Mobile is just the beginning

Phone sharing in Europe and emerging economies

Via Experentia:

According to a recent Nokia survey of consumers in emerging markets [conducted in India, China, Brazil, Pakistan, Vietnam, Russia and Egypt], a new trend appears to be emerging: phone sharing. More than 50% of respondents in India, Pakistan and nearly 30% in Vietnam indicate that they share, or would share, their mobile phone with family or friends – a figure which contrasts consumer behaviour in more mature markets.

“Phone sharing is a logical trend – more and more families are purchasing a mobile phone for the entire family to use, not just the head of the household. In addition, digital cameras are quickly becoming more popular in these markets, and as such taking and sharing digital images is becoming more common,” adds Lambeek. “In response, Nokia has developed a number of innovative features like the multiple phonebook to support phone sharing, and we have added technologies like Bluetooth to some models to make transferring images and ringtones easy and affordable.”

Interestingly, this is not only occuring in emerging markets (although i’m sure that emerging market lead the way in this behaviour as it just plain makes sense for consumers with lower incomes.)

A recent large French study (French PDF) found that families in varying income brackets tend to share devices:

1. The mobile phone is no longer just a personal device. In 2007, the phone is integrated within collective practices both in the family and between friends.

Mobile phone are increasingly objects that circulate within a group. The owner of the mobile phone is no longer the only one to touch it, check it and use it.

Mobile phones can allow for exchanges based on the amount of credit left before the end of the month and on the range of hourly allowances when calls are free. This can also lead to a collective choice of operators, of discount plans and of prepaid cards, with the sole aim of optimising cost within the group.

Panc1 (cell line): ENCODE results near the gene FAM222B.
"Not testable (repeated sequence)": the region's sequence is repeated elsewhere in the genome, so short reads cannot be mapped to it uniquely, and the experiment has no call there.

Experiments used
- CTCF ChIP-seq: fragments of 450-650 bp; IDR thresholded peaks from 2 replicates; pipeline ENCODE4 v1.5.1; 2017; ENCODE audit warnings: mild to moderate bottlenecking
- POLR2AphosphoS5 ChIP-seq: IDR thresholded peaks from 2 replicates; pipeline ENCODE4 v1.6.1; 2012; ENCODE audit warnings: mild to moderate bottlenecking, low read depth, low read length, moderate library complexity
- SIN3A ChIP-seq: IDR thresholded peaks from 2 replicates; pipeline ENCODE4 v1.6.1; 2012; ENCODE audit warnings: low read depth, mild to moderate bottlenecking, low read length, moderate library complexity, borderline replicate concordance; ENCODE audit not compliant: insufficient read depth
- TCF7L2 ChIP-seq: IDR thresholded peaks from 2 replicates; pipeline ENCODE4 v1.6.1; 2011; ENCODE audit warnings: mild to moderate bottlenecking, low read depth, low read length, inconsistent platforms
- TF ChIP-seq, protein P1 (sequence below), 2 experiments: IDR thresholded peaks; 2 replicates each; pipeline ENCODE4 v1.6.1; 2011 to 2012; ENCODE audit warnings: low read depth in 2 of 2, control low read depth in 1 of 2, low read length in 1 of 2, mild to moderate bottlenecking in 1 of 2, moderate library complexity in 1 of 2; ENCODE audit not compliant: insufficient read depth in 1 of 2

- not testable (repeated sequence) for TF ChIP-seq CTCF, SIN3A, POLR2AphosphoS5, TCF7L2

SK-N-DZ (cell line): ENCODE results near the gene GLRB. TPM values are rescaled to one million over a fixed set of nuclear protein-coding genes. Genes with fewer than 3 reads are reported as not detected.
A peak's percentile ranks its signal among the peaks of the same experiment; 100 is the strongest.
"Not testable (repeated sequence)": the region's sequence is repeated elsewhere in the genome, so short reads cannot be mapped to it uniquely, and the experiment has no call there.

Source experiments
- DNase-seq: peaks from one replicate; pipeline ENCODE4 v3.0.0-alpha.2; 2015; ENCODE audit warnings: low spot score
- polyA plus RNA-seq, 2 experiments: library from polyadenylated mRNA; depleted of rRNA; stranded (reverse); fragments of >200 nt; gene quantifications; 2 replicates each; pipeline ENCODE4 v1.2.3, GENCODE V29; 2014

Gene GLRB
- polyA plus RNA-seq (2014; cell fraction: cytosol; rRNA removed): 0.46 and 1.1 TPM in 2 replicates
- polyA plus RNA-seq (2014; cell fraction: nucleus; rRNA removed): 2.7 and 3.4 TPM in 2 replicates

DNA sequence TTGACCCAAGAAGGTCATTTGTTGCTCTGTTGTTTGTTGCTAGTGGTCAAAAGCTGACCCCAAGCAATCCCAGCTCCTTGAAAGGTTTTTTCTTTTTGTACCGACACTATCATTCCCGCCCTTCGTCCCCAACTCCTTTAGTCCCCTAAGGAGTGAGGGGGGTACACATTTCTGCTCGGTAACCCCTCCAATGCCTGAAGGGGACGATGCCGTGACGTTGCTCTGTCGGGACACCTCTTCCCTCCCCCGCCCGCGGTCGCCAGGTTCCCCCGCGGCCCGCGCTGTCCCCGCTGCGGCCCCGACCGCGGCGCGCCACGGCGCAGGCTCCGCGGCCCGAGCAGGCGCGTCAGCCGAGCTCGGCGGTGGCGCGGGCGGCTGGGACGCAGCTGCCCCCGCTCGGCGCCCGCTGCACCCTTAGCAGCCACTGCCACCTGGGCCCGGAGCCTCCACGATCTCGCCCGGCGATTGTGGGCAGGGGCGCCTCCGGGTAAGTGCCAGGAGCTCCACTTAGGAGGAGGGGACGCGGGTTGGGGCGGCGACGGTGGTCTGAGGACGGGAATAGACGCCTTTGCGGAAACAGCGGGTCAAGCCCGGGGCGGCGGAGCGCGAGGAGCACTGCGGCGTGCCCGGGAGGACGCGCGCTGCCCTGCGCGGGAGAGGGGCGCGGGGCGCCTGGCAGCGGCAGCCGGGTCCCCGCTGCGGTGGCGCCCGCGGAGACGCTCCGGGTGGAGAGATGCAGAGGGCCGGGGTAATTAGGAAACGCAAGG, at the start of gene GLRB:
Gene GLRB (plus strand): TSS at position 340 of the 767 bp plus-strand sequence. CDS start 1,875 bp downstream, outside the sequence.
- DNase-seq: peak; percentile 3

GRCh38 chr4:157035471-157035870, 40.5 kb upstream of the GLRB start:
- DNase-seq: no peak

Within the family, mobile phone reinforce the asymmetric role and character of the parent-child relationship: whereas parents do not think about money when calling their children, the children themselves try to save money by “beeping” their parents, in order to be called back.

The mobile of the child is a jointly managed tool and a transaction device. It is experienced by the parents – and mainly by the mothers – as an opportunity for exchange with their child and as a way for children to learn to manage a financial budget.

Within a group of friends, mobile phones serve to define roles and affinities. One can find the expert, and the user with difficulties, the “banker” who always has some credit, and the “borrower” who always asks for text messages and minutes (without ever giving them).

Beyond these roles, the mobile phone created relations of exclusivity with those whom one calls most often based on the tariff offers and their compatibility.

More on this study–again on Experentia.

2 Responses to “Phone sharing in Europe and emerging economies”

  1. Julie, writer

    What an interesting review. I’ve never really thought of a mobile phone as something to be shared with other people. It has always been a personal device so that whoever needs to contact me can get to me directly. Otherwise, it will just be like a home phone. But this study tells a lot about the culture and behavior of certain families.

  2. Tim Lucas

    Having seen a lot of the stats from here in Brazil, there has been a long term tradition of sharing phones, driven i think more by economics initially but also very much by families shifting from fixed to mobile within the domestic context. Ive just returned from Lima where i saw many examples of individuals standing around the landline telephone booths with a collection of mobile handsets which they will rent to you for a few cents, allowing you to choose the phone on the basis of which operator you wish to use, don’t know if anybody has any evidence of this elsewhere????


Leave a Reply

Basic HTML is allowed. Your email address will not be published.

Subscribe to this comment feed via RSS